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Blood. 2007 Nov 1;110(9):3438-46. Epub 2007 May 24.

Multipotent cells can be generated in vitro from several adult human organs (heart, liver, and bone marrow).

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Centro Interdipartimentale Medicina Rigenerativa, University of Udine, Piazzale Santa Maria della Misericordia, 33100 Udine, Italy.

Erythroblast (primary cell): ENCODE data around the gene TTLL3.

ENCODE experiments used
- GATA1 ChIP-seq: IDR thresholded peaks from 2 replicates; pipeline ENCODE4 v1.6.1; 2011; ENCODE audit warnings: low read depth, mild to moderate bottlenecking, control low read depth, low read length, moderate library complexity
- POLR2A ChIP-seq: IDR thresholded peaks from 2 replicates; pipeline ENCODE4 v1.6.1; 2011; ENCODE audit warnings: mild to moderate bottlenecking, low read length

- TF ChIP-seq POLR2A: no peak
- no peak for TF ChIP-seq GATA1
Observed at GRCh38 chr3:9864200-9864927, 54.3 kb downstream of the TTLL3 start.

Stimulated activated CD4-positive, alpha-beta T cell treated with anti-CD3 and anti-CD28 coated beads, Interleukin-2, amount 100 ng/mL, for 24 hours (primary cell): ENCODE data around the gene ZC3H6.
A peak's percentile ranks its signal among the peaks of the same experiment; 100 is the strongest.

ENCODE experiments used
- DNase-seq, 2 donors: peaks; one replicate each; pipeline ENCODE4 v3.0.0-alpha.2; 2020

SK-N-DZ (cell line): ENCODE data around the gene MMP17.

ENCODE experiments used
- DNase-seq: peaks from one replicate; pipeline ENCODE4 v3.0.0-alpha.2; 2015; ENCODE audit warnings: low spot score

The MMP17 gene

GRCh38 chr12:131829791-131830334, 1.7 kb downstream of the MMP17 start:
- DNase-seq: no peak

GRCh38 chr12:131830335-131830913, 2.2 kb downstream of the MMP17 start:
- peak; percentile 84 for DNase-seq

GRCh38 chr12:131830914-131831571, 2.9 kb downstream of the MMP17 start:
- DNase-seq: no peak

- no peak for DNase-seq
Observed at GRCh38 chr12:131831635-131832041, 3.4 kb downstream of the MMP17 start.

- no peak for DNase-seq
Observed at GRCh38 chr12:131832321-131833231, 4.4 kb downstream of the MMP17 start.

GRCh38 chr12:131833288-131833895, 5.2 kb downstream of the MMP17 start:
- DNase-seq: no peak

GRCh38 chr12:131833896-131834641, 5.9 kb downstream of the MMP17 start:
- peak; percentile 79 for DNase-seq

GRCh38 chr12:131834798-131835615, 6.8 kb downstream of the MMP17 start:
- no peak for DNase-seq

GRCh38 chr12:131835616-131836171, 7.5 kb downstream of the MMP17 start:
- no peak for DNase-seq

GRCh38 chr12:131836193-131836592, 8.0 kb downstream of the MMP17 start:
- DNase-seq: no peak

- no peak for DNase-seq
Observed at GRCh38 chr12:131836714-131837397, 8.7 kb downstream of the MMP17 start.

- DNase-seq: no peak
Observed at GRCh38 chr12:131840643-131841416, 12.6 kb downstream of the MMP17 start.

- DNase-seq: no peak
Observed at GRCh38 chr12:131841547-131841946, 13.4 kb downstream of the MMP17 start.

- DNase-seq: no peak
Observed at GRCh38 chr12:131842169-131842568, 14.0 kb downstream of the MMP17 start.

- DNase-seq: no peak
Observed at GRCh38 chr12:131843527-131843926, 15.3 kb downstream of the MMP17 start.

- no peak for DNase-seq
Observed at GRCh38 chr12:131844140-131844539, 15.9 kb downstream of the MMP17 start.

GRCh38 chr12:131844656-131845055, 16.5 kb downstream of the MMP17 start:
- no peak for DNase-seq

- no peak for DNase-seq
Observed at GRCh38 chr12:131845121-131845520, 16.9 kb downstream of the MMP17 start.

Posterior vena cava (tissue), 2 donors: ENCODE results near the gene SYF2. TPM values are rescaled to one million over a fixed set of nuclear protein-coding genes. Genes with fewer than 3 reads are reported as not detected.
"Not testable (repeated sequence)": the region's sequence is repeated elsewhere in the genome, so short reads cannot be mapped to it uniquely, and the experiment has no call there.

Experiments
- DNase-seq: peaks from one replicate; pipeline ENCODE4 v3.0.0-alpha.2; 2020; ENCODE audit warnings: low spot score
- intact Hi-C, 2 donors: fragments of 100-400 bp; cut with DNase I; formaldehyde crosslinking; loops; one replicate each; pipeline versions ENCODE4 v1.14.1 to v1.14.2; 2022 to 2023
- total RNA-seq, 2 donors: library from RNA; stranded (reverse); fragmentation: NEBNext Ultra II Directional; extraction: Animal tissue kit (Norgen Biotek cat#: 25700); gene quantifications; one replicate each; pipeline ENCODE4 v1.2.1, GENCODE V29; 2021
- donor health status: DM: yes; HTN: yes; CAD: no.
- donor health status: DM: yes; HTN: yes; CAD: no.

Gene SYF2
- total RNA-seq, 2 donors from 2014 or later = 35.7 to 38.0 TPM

The aims of our study were to verify whether it was possible to generate in vitro, from different adult human tissues, a population of cells that behaved, in culture, as multipotent stem cells and if these latter shared common properties. To this purpose, we grew and cloned finite cell lines obtained from adult human liver, heart, and bone marrow and named them human multipotent adult stem cells (hMASCs). Cloned hMASCs, obtained from the 3 different tissues, expressed the pluripotent state-specific transcription factors Oct-4, NANOG, and REX1, displayed telomerase activity, and exhibited a wide range of differentiation potential, as shown both at a morphologic and functional level. hMASCs maintained a human diploid DNA content, and shared a common gene expression signature, compared with several somatic cell lines and irrespectively of the tissue of isolation. In particular, the pathways regulating stem cell self-renewal/maintenance, such as Wnt, Hedgehog, and Notch, were transcriptionally active. Our findings demonstrate that we have optimized an in vitro protocol to generate and expand cells from multiple organs that could be induced to acquire morphologic and functional features of mature cells even embryologically not related to the tissue of origin.

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